LA Science museum
...Has a rather high mileage re-usable spacecraft parked in it. The purchase order for it explicitly says it is not to be flown again.
News has reached Vulture Central of an opportunity to purchase an actual, honest-to-goodness Concorde engine, replete with afterburner. We're big fans of the retired supersonic airliner here at El Reg. It was first put into operation in 1976 and the Anglo-French effort but was eventually retired in 2003 and pensioned off to …
The look on the face of my three-year old
I remember when the first shuttle went up in 1982 (I was 17) - our maths teacher had organised a TV and arranged for us to all cram into her classroom to watch the launch live.
To say that we were impressed is an understatement. I think we all had visions of moving to space stations/the moon in our 20's.
My Dad worked at Bristol then Rolls Royce Aero but I don't think he worked on these engines at all. His claim to fame was doing a lot of the first-off inspection on components for the prototype RB211 including the turbine blades. Apparently they had no way of actually measuring these, it was more a case of checking the correct machining settings had been used.
Hmmmm .... So if I buy it, disassemble it and scan everything into the CAD/CAM computer via a 3D-XYZ high resolution laser scanner that goes to sub-micron-levels of accuracy, I could do some finite element analysis (FEA) on the all the parts including the turbine/compressor blades, some aerodynamic flow simulations and some final modifications and engine design improvements AND THEN I could then 3D-Print and/or CNC-machine out all-new-titanium parts and fitting to make that engine TWICE or even THREE TIMES as powerful than before AND CLEANER BURNING!
750 000 pounds you say? That's about $1 200 000 CAN ..... Hmmm... we just might be able to swing that from our Incidental Projects Fund ! I'll ask the heads on Monday to see if they want to bid on it!
Screw paper. Who here made gocarts out of scrap in their childhood before computer games came along and robbed youth or time misspent doing things you probably shouldn't have been doing?
All that's needed is some basic gocart style steering to add to that cart and that'd make an epic gocart if attached to fuel, oil and the requisite starting and throttle bits to light it off. It'd be interesting to see how long it took to get back to the office by road. Or um, by the direct route through every intervening obstacle.
Donner vehicle wont got very fast with me clinging on ordering a big one!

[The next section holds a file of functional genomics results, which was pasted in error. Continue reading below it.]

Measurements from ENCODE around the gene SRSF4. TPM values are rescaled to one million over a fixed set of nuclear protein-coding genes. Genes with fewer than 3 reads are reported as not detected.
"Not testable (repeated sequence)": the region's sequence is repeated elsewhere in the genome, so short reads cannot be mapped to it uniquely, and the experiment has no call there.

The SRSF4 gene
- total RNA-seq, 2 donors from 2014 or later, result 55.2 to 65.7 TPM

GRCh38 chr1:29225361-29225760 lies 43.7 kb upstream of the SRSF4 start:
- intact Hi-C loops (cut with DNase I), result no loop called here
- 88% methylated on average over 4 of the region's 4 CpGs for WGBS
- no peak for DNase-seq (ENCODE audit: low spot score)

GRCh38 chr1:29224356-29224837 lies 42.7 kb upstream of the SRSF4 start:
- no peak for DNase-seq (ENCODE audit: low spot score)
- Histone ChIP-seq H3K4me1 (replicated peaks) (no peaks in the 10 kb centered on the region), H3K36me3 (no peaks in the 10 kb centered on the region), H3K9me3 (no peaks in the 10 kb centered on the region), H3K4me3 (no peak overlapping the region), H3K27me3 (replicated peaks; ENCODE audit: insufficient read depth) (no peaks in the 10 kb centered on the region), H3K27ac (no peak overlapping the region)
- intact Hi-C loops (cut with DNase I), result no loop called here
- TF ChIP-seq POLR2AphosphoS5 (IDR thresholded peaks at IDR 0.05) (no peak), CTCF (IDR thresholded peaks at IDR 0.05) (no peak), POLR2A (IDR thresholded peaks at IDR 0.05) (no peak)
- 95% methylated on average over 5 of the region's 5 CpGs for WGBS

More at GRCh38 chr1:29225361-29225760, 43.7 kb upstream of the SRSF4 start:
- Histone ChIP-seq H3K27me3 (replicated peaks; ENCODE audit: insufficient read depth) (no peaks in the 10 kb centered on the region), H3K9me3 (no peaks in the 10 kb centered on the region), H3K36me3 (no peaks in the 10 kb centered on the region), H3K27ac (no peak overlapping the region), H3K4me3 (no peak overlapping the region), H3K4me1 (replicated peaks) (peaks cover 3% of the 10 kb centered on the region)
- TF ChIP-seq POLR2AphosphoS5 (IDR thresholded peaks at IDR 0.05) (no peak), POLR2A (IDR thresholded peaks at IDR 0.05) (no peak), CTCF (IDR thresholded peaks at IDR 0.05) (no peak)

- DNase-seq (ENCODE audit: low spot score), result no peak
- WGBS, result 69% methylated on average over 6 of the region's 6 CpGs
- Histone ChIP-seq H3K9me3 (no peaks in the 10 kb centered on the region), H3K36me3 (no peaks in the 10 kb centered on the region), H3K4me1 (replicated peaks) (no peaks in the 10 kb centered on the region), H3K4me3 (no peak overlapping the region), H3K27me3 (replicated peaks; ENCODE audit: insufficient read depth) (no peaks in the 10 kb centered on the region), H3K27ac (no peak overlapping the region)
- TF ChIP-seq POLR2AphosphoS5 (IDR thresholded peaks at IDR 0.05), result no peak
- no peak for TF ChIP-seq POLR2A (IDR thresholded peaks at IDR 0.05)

Donner vehicle seemed apt given Tesla semis, buying jet engines off ebay* and kebabs are all ideas that seem better when drunk.
But a jet truck or car has some advantages, like discouraging tail gating. Or with the addition of a generator, become a handy mobile, rapid response roadside supercharger. A jet engine in a static config would also help power truck stop charging.
*which reminds me, there was/is a fun site called Dovebid that auctioned off all sorts of fun looking kit.
When we were kids you could make go-cart from scrap. You could go to a hardware store and buy the bits to make a go-cart too. Recently i was trying to make something using some of my experience in go-cart building and discovered the only way to buy the bits to make a go-cart was to actually buy a go-cart.
Given one of the uses was to mount a Ram Jet kickstarted by a small motorbike engine on it I have looked into alternatives. And lego can fuck off - somewhere in out family is an old style box of lego you can make anything (non-thermal) with but now a kit makes one thing and one thing only. Largely because you cant afford anything else!
We called them "billy carts" and the wheels were round ball bearings from autos, pounded onto the trimmed ends of 2x4s. Two short 2x4s with bearings on for the axles, the front had a hole drilled and a long one for the chassis. Bolt through the hole onto the chassis and nail the rear one on the other end. Seat in the middle and a string through the front axle for steering. And a couple of friends to push, of course. Worked best on blacktop play areas.
Scraped elbows and knees were to be expected.
With a jet engine, though, you might want to skip the bearings and use buggy wheels. And maybe add more seating :-)
A plank with a rear axle from a pram which was held to the plank with simple wood staples.
The front axle was a cross-plank with a pram axle stapled in a similar way. This cross plank was pivot by a single loose bolt through the main plank. Steering was a piece of rope at either end of the cross front axle. Brake was a pivot lever made of wood that rubbed against he solid rear tyre, and would make smoke and a stinky rubber smell on a downhill.
Add a couple pulleys (one an idler on a pivot for speed control, kinda) and a horizontal shaft Briggs and you really had something back in the early '60s ... A vertical shaft engine (typical lawnmower) could used too, with a little more engineering.